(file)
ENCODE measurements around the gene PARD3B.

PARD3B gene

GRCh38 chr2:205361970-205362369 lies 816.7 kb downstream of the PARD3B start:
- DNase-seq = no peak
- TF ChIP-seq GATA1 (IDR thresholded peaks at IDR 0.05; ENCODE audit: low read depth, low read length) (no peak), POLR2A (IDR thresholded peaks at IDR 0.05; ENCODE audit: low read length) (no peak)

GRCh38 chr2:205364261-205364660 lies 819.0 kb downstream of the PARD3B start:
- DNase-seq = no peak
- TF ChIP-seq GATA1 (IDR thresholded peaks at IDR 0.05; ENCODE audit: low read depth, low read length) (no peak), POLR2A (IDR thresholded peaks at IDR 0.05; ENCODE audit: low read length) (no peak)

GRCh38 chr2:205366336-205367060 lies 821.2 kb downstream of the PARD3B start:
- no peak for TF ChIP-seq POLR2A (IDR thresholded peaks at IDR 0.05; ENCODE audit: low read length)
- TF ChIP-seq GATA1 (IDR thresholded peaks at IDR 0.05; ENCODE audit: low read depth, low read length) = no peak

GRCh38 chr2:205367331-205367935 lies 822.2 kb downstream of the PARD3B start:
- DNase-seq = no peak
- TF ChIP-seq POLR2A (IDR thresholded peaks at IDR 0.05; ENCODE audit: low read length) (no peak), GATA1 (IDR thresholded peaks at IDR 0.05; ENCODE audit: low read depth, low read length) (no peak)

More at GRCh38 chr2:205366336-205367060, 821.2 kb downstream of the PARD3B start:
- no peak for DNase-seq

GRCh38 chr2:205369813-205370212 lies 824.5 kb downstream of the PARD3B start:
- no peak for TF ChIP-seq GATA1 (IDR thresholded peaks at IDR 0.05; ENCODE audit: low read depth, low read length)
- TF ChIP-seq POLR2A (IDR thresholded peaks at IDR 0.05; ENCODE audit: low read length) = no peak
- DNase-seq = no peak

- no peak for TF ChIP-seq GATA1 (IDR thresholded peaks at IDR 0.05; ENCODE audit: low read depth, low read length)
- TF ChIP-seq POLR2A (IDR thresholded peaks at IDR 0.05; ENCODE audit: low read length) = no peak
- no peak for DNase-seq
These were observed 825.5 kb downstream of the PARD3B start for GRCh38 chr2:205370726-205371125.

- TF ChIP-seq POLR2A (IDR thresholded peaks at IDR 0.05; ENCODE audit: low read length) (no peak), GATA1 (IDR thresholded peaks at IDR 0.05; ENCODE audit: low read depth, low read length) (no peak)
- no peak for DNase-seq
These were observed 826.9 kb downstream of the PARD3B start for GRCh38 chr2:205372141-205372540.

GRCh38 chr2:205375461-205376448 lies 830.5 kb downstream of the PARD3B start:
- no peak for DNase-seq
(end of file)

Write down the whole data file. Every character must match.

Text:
ENCODE measurements around the gene PARD3B.

PARD3B gene

GRCh38 chr2:205361970-205362369 lies 816.7 kb downstream of the PARD3B start:
- DNase-seq = no peak
- TF ChIP-seq GATA1 (IDR thresholded peaks at IDR 0.05; ENCODE audit: low read depth, low read length) (no peak), POLR2A (IDR thresholded peaks at IDR 0.05; ENCODE audit: low read length) (no peak)

GRCh38 chr2:205364261-205364660 lies 819.0 kb downstream of the PARD3B start:
- DNase-seq = no peak
- TF ChIP-seq GATA1 (IDR thresholded peaks at IDR 0.05; ENCODE audit: low read depth, low read length) (no peak), POLR2A (IDR thresholded peaks at IDR 0.05; ENCODE audit: low read length) (no peak)

GRCh38 chr2:205366336-205367060 lies 821.2 kb downstream of the PARD3B start:
- no peak for TF ChIP-seq POLR2A (IDR thresholded peaks at IDR 0.05; ENCODE audit: low read length)
- TF ChIP-seq GATA1 (IDR thresholded peaks at IDR 0.05; ENCODE audit: low read depth, low read length) = no peak

GRCh38 chr2:205367331-205367935 lies 822.2 kb downstream of the PARD3B start:
- DNase-seq = no peak
- TF ChIP-seq POLR2A (IDR thresholded peaks at IDR 0.05; ENCODE audit: low read length) (no peak), GATA1 (IDR thresholded peaks at IDR 0.05; ENCODE audit: low read depth, low read length) (no peak)

More at GRCh38 chr2:205366336-205367060, 821.2 kb downstream of the PARD3B start:
- no peak for DNase-seq

GRCh38 chr2:205369813-205370212 lies 824.5 kb downstream of the PARD3B start:
- no peak for TF ChIP-seq GATA1 (IDR thresholded peaks at IDR 0.05; ENCODE audit: low read depth, low read length)
- TF ChIP-seq POLR2A (IDR thresholded peaks at IDR 0.05; ENCODE audit: low read length) = no peak
- DNase-seq = no peak

- no peak for TF ChIP-seq GATA1 (IDR thresholded peaks at IDR 0.05; ENCODE audit: low read depth, low read length)
- TF ChIP-seq POLR2A (IDR thresholded peaks at IDR 0.05; ENCODE audit: low read length) = no peak
- no peak for DNase-seq
These were observed 825.5 kb downstream of the PARD3B start for GRCh38 chr2:205370726-205371125.

- TF ChIP-seq POLR2A (IDR thresholded peaks at IDR 0.05; ENCODE audit: low read length) (no peak), GATA1 (IDR thresholded peaks at IDR 0.05; ENCODE audit: low read depth, low read length) (no peak)
- no peak for DNase-seq
These were observed 826.9 kb downstream of the PARD3B start for GRCh38 chr2:205372141-205372540.

GRCh38 chr2:205375461-205376448 lies 830.5 kb downstream of the PARD3B start:
- no peak for DNase-seq